Production of the cement used in concrete is a major source of greenhouse gas emissions, which is why some people have tried replacing it with fly ash. A new technique makes that fly ash more eco-friendly itself, resulting in concrete which is both greener and stronger.
When producing widely used Portland-style cement, calcium and other ingredients must be heated to very high temperatures. It has been estimated that the processes by which that heat is generated are responsible for 5% to 8% of all human-made CO2 emissions.
With this problem in mind, scientists have tried substituting fly ash for some of the cement used in concrete mixtures (the other ingredients being sand and/or gravel, and water).
Fly ash is a waste product left over from the burning of coal, and while it has qualities similar to those of cement, it also contains toxic heavy metals. If concrete incorporating that ash were to be used in roads or sidewalks, it’s possible that those heavy metals may gradually leach out of it and into the surrounding environment.
Seeking to address that shortcoming, scientists at Rice University in Texas developed a process that begins with fly ash being mixed with electrically conductive carbon black powder.
Drawing on a technique known as flash Joule heating, that mixture is then placed between two copper or graphite electrodes (connected to a capacitor), which deliver a short electric pulse to the material. The application of that current causes the mixture to rapidly heat to a temperature of about 3,000 ºC (5,432 ºF), causing the heavy metals to evaporate into a steam which is captured in a vacuum chamber.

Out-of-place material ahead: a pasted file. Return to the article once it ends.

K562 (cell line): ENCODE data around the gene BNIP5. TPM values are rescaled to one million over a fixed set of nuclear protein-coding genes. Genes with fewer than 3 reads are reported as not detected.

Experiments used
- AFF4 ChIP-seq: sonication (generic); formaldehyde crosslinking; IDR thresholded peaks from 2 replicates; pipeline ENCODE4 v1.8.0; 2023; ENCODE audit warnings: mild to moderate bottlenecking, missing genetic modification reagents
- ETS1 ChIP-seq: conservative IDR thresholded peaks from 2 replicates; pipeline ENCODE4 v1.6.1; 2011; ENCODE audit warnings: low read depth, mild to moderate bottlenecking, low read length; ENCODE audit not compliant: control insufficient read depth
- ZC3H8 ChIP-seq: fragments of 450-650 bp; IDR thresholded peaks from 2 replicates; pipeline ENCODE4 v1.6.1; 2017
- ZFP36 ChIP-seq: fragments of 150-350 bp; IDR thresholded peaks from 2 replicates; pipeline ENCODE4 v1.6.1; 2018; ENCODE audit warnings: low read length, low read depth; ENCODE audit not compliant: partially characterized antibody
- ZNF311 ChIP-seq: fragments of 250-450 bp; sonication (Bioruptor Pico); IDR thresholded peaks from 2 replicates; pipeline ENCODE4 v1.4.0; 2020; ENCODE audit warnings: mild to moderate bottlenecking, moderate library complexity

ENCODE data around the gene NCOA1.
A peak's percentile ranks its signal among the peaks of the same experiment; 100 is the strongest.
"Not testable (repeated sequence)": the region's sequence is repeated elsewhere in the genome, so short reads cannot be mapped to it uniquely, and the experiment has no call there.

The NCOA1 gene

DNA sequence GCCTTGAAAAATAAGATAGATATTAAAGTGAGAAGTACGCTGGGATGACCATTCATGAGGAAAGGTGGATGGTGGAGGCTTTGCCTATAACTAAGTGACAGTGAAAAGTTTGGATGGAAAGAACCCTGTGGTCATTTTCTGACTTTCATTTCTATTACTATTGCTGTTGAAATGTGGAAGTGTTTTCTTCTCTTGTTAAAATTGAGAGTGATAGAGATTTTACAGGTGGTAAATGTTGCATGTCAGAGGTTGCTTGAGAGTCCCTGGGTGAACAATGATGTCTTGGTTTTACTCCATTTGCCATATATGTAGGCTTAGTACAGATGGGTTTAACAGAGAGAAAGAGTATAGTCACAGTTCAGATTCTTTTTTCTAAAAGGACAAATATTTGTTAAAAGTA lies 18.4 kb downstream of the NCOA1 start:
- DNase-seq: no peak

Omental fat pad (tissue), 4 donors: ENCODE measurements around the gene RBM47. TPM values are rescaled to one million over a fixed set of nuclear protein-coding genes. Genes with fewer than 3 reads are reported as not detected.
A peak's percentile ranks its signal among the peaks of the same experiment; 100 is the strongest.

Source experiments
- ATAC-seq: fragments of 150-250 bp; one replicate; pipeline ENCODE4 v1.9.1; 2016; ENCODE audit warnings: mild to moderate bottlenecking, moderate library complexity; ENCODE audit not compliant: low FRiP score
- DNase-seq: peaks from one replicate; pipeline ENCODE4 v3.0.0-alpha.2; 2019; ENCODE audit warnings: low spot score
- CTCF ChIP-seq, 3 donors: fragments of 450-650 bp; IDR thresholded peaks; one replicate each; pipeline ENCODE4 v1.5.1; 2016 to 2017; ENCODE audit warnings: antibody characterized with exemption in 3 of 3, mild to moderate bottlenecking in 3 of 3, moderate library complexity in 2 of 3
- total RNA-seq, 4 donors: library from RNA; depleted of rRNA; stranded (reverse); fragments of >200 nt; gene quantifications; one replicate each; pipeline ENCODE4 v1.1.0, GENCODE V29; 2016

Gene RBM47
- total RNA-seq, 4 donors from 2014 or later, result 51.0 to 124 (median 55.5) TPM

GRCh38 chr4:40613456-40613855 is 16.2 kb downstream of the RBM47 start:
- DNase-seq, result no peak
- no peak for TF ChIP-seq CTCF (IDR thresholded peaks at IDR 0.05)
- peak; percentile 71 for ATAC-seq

“By using this method, we can eliminate the heavy metals from coal fly ash with very high efficiency,” said postdoctoral research associate Bing Deng, co-lead author of the study. “For different heavy metals like arsenic, cadmium, cobalt, nickel and lead, the removal efficiency is up to 70% to 90% in just one second.”
As an added benefit, concrete made with the purified fly ash is also stronger than that made with pure cement. More specifically, when the scientists replaced 30% of the cement in a concrete mixture with the ash, the resulting concrete was found to be 51% stronger and 28% more elastic than control samples.
“This is very meaningful for structural engineering and the construction industry because stronger structures can be built with less cement,” said postdoctoral research associate Wei Meng, another co-lead author.
A paper on the research was recently published in the journal Communications Engineering.
Source: Rice University